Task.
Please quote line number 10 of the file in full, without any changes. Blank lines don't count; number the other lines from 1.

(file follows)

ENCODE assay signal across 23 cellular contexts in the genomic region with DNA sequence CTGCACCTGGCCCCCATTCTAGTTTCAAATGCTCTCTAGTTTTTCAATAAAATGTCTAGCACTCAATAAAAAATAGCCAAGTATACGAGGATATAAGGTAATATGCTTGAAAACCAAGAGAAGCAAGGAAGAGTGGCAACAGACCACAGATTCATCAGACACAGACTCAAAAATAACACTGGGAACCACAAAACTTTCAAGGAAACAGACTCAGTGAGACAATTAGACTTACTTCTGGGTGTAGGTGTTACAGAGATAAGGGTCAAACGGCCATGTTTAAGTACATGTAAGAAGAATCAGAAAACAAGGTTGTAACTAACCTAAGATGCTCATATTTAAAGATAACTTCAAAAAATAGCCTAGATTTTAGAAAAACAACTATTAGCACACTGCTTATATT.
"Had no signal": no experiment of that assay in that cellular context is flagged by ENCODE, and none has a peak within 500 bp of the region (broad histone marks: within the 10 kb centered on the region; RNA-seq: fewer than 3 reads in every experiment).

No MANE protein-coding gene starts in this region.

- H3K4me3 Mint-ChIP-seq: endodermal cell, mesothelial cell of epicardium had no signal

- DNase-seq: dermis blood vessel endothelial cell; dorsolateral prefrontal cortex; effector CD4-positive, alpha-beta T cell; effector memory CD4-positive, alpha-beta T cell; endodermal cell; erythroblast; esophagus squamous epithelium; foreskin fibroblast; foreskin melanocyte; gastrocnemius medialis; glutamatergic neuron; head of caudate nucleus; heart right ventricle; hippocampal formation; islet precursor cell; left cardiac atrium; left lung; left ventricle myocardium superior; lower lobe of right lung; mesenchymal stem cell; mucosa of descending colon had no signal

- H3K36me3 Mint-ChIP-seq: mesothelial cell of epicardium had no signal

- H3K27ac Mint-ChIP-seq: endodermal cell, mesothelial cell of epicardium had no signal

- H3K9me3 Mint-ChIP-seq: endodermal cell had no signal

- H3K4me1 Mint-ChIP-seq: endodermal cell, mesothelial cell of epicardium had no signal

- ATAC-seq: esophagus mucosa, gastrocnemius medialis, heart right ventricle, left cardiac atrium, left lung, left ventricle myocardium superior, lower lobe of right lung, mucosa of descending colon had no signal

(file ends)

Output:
- ATAC-seq: esophagus mucosa, gastrocnemius medialis, heart right ventricle, left cardiac atrium, left lung, left ventricle myocardium superior, lower lobe of right lung, mucosa of descending colon had no signal